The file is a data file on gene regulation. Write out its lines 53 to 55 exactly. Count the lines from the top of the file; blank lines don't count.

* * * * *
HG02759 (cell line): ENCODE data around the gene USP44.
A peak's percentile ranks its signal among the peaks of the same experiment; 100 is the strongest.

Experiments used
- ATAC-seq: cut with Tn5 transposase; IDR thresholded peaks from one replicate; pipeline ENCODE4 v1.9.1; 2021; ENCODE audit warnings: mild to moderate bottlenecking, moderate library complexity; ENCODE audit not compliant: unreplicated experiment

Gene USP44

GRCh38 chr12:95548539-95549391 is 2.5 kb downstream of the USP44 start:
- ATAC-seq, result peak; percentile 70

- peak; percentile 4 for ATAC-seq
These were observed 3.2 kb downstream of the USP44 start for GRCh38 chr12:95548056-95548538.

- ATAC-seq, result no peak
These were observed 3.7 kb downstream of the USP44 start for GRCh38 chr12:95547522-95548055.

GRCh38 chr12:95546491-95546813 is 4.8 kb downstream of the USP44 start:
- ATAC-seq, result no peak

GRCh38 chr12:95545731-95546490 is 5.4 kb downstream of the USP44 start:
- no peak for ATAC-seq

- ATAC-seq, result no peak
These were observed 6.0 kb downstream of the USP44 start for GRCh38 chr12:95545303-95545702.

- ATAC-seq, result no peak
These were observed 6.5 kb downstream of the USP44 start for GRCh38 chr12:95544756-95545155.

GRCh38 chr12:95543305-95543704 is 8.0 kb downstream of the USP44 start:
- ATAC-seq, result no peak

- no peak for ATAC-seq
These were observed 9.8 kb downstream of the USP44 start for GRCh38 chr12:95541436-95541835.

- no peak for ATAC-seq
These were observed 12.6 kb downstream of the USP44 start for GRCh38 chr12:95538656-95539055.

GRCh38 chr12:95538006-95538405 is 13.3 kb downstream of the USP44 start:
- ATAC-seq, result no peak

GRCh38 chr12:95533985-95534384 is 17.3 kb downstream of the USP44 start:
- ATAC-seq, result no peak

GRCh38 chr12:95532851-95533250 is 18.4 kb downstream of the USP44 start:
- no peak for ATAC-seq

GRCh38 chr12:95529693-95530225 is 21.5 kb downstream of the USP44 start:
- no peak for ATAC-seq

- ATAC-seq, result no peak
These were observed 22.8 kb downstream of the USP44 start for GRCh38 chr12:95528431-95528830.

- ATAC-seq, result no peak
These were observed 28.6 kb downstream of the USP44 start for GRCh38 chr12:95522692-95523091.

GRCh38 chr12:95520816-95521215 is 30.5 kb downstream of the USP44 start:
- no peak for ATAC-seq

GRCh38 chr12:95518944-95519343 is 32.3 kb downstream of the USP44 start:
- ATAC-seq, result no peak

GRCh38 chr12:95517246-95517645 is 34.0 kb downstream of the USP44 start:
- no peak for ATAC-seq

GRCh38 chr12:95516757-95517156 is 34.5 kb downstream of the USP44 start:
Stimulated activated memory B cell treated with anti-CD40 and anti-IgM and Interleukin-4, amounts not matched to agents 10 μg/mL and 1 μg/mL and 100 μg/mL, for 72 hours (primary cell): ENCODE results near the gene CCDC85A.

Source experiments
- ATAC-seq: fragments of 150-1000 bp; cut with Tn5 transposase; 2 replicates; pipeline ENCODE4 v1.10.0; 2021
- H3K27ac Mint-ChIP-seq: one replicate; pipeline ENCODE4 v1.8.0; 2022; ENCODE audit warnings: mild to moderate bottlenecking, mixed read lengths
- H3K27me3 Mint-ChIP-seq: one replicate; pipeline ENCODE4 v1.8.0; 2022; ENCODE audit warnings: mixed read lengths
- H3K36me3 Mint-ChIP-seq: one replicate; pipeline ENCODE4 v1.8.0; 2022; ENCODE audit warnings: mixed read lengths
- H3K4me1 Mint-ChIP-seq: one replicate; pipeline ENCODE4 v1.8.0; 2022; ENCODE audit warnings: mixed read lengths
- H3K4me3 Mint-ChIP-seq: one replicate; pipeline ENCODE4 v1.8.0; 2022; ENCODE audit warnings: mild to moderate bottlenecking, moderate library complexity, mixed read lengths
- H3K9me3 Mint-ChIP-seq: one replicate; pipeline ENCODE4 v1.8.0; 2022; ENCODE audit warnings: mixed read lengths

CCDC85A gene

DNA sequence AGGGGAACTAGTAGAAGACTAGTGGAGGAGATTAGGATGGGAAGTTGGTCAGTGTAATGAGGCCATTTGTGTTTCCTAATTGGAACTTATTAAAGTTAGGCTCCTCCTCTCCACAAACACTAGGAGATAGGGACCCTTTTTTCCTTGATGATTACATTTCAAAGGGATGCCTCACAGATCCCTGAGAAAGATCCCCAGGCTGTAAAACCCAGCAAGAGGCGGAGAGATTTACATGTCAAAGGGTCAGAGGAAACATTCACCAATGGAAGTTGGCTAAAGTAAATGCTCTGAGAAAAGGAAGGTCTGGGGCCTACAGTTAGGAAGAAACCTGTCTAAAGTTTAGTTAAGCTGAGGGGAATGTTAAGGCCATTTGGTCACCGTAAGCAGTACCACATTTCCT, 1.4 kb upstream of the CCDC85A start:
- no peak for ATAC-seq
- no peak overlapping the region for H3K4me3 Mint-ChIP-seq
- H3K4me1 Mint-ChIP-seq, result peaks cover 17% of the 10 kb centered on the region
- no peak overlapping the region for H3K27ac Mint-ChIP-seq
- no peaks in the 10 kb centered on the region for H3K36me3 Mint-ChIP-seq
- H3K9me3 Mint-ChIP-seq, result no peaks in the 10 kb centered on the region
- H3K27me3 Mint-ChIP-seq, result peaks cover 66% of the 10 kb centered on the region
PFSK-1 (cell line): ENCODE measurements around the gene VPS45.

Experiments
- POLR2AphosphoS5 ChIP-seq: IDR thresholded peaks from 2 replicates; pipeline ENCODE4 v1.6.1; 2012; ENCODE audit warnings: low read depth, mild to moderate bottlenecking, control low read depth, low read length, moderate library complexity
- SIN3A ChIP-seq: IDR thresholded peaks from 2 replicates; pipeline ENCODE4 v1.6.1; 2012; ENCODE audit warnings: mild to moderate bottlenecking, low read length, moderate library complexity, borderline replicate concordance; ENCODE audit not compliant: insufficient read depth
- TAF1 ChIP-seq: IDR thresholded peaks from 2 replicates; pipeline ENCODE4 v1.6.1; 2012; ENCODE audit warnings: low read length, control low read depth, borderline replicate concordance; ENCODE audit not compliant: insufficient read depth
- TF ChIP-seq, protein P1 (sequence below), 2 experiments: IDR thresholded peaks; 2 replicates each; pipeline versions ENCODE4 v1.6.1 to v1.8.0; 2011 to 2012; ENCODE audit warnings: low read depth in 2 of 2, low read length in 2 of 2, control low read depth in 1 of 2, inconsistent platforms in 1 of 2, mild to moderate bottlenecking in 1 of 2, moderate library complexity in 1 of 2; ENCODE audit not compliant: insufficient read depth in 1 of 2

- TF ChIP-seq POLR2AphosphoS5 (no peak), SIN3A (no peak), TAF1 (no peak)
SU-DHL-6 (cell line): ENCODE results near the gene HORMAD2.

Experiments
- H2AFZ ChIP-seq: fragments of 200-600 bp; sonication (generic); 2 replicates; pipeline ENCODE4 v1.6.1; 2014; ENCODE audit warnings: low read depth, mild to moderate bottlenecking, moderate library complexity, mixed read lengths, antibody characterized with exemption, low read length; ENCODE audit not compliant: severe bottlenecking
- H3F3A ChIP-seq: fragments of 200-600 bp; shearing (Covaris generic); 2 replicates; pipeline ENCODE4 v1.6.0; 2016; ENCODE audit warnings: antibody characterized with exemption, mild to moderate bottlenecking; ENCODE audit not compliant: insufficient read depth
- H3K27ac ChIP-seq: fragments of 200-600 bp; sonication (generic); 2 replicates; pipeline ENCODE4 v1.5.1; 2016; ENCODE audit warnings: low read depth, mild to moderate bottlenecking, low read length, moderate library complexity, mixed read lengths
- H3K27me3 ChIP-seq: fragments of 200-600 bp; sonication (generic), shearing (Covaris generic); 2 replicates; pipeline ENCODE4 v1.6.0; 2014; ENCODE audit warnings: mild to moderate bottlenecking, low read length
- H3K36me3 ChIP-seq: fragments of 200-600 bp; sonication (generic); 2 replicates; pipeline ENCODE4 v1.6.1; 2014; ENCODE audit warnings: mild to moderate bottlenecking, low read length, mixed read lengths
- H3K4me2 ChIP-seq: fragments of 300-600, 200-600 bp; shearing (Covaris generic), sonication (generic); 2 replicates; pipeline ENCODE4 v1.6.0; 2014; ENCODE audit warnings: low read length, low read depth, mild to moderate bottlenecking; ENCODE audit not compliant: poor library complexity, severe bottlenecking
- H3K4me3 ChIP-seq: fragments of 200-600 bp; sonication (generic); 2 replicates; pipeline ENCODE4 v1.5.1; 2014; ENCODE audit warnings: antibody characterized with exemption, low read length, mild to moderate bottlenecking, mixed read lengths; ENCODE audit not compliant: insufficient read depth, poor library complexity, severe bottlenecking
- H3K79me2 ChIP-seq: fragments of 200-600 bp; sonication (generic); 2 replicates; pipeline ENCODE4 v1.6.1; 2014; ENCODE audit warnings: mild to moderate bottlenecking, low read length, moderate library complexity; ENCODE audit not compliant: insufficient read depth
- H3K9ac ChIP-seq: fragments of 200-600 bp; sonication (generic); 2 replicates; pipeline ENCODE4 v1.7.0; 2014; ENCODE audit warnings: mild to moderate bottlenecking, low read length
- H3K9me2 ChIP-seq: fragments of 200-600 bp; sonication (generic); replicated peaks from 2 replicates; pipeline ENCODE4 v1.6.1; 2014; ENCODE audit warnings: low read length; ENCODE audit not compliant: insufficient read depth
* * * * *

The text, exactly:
- H3K9me3 Mint-ChIP-seq: one replicate; pipeline ENCODE4 v1.8.0; 2022; ENCODE audit warnings: mixed read lengths

CCDC85A gene

DNA sequence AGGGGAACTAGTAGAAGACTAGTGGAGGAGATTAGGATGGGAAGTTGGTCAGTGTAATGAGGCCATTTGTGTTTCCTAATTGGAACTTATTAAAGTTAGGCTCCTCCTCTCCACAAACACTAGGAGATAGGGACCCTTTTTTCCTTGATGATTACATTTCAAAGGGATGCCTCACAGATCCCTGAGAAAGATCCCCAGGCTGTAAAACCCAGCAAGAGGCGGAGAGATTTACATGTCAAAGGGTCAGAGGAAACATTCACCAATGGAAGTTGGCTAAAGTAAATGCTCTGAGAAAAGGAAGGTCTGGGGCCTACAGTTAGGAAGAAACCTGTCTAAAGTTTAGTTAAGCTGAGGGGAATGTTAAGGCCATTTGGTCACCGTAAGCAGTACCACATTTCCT, 1.4 kb upstream of the CCDC85A start: